Renee Williams is a Senior Staff Attorney at the National Housing Law Project (NHLP). Renee focuses on fair housing and equal access to housing issues, including national origin discrimination, housing access for persons with limited English proficiency, nuisance and crime-free housing ordinances, and the obligation to affirmatively further fair housing. Renee also leads NHLP’s initiative focusing on the housing rights of domestic violence survivors and the implementation of the Violence Against Women Act housing protections. During law school, Renee worked as a summer associate at Relman, Dane & Colfax in Washington, D.C., and as a summer law clerk at the U.S. Attorney’s Office in Birmingham, Alabama. Before law school, she worked as a paralegal in the Civil Rights Division of the U.S. Department of Justice. She graduated from Emory University and earned her law degree from the University of Chicago Law School, where she was a member of The University of Chicago Legal Forum journal.
Bridgett A. Simmons is a passionate housing advocate who so happens to be an attorney. Bridgett’s work focuses on the preservation of HUD-subsidized multifamily housing, healthy housing, and voucher use. Bridgett joined National Housing Law Project (NHLP) in September 2017 as the second David B. Bryson Fellow. As the Bryson Fellow, Bridgett managed the editing process for the 5th edition of HUD Housing Programs: Tenants’ Rights, also known as the “Green Book.”
Bridgett is a 2017 graduate of Georgetown University Law Center (GULC) and a 2011 graduate of Florida A&M University (FAMU). While at GULC, Bridgett participated in the Harrison Institute’s Affordable Housing Transactions clinic, assisting District residents in operating a multi-family housing property purchased via the Tenant Opportunity to Purchase Act. Bridgett also served as a student teacher in the Street Law: High School clinic and as a Law Clerk for Community Law Center (CLC) in Baltimore, Maryland. As a student at FAMU, Bridgett actively participated in campaigns aimed at increasing student political participation.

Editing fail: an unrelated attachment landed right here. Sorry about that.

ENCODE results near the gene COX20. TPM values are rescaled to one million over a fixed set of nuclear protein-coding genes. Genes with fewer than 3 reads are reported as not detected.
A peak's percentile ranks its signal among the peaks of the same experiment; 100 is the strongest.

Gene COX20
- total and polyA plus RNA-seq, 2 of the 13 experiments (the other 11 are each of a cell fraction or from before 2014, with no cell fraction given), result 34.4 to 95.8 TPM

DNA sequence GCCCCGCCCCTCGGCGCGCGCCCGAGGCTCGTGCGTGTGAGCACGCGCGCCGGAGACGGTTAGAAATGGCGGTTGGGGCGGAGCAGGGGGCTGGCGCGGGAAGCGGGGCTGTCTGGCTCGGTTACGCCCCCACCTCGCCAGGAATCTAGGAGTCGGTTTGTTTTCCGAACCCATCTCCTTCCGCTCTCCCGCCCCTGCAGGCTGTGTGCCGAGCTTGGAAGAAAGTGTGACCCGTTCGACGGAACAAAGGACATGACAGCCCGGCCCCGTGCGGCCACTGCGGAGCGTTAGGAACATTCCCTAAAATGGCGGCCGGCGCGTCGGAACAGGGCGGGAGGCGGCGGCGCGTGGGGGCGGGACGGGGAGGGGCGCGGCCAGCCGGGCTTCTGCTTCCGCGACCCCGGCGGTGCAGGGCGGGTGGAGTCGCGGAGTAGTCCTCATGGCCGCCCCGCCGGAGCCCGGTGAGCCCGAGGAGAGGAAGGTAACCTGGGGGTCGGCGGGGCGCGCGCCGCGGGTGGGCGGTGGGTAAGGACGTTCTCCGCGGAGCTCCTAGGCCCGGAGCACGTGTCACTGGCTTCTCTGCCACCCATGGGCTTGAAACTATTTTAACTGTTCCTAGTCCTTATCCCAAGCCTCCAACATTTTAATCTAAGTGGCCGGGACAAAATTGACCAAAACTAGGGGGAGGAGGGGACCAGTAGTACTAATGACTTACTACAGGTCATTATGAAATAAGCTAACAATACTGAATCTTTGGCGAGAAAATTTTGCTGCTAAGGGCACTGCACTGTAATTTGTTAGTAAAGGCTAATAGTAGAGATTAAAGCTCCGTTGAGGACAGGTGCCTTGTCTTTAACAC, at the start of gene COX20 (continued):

Deborah Thrope is the Deputy Director of the National Housing Law Project. Deborah’s work focuses on federal, state, and local policy advocacy to preserve federally-assisted housing and tenants’ rights. She provides training and technical assistance to advocates working with low-income tenants and served as an Advisor and Editor of the 2014, 2016, and 2018 editions of NHLP’s seminal publication, HUD Housing Programs: Tenants Rights. Before she joined NHLP, Deborah was a legal services attorney at the Law Foundation of Silicon Valley and represented clients with disabilities facing eviction and civil commitment.
Kara leads NHLP’s California-based initiatives, including providing extensive support to CA attorneys in the areas of eviction defense, Low Income Housing Tax Credits, access to housing for people with disabilities, nuisance ordinances, and the housing rights of survivors of domestic and sexual violence. Prior to joining NHLP, Kara was a Senior Attorney at the Law Foundation of Silicon Valley’s Mental Health Advocacy Project representing low-income tenants in a wide variety of landlord/tenant disputes, affirmative litigation, and civil commitment hearings. Kara started her legal career at California Rural Legal Assistance Inc., where she focused on improving public infrastructure, fair representation, and promoting environmental justice in disadvantaged unincorporated communities.